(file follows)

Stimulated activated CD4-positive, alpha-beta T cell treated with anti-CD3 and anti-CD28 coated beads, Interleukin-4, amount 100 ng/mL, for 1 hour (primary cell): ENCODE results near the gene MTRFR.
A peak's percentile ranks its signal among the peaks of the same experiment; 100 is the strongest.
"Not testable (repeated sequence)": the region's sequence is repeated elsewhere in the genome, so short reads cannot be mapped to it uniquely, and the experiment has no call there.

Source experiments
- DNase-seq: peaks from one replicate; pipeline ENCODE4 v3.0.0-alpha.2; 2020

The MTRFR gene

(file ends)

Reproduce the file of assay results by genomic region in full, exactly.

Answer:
Stimulated activated CD4-positive, alpha-beta T cell treated with anti-CD3 and anti-CD28 coated beads, Interleukin-4, amount 100 ng/mL, for 1 hour (primary cell): ENCODE results near the gene MTRFR.
A peak's percentile ranks its signal among the peaks of the same experiment; 100 is the strongest.
"Not testable (repeated sequence)": the region's sequence is repeated elsewhere in the genome, so short reads cannot be mapped to it uniquely, and the experiment has no call there.

Source experiments
- DNase-seq: peaks from one replicate; pipeline ENCODE4 v3.0.0-alpha.2; 2020

The MTRFR gene